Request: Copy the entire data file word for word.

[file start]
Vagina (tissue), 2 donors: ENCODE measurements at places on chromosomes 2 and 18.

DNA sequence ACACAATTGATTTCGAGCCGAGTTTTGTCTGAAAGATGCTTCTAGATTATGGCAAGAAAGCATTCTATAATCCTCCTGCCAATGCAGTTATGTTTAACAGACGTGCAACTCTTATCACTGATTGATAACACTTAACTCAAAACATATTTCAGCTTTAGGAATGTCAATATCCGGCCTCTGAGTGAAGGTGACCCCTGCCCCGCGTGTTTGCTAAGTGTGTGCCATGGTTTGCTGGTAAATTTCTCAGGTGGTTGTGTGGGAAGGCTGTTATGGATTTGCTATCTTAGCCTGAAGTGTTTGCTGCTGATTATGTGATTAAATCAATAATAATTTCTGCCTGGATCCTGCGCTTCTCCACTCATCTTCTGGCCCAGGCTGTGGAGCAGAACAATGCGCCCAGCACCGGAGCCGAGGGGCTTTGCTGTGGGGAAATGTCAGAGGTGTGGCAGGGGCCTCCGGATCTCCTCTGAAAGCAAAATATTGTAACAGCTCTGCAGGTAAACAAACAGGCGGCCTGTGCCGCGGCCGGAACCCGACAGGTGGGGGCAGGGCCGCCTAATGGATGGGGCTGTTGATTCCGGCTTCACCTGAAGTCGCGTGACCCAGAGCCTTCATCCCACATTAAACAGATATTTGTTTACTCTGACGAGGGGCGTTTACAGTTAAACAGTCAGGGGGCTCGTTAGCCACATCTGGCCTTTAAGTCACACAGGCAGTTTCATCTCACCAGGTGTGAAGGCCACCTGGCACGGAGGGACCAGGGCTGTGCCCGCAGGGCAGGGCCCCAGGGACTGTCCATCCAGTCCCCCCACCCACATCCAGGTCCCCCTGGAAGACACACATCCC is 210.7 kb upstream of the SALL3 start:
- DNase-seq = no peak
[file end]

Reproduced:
Vagina (tissue), 2 donors: ENCODE measurements at places on chromosomes 2 and 18.

DNA sequence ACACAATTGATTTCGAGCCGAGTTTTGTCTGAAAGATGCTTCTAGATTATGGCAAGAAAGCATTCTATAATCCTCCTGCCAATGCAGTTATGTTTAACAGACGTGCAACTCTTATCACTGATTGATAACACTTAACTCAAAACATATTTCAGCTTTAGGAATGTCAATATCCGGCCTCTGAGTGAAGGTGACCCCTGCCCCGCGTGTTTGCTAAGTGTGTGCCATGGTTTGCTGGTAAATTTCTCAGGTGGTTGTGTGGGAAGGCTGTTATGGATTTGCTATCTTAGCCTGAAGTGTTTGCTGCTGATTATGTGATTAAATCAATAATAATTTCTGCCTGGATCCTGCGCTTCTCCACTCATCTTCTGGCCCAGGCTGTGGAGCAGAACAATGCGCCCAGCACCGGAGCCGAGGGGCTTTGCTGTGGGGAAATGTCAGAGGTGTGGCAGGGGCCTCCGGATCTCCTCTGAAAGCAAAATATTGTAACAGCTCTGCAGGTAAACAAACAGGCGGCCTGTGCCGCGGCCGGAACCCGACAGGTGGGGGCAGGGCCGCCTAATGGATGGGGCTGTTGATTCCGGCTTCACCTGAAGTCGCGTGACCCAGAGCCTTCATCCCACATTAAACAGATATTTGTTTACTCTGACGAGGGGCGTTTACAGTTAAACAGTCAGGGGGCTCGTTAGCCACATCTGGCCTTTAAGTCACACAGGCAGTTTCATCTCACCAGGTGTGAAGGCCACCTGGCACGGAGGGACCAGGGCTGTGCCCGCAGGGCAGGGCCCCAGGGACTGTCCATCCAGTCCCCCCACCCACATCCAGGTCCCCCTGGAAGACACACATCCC is 210.7 kb upstream of the SALL3 start:
- DNase-seq = no peak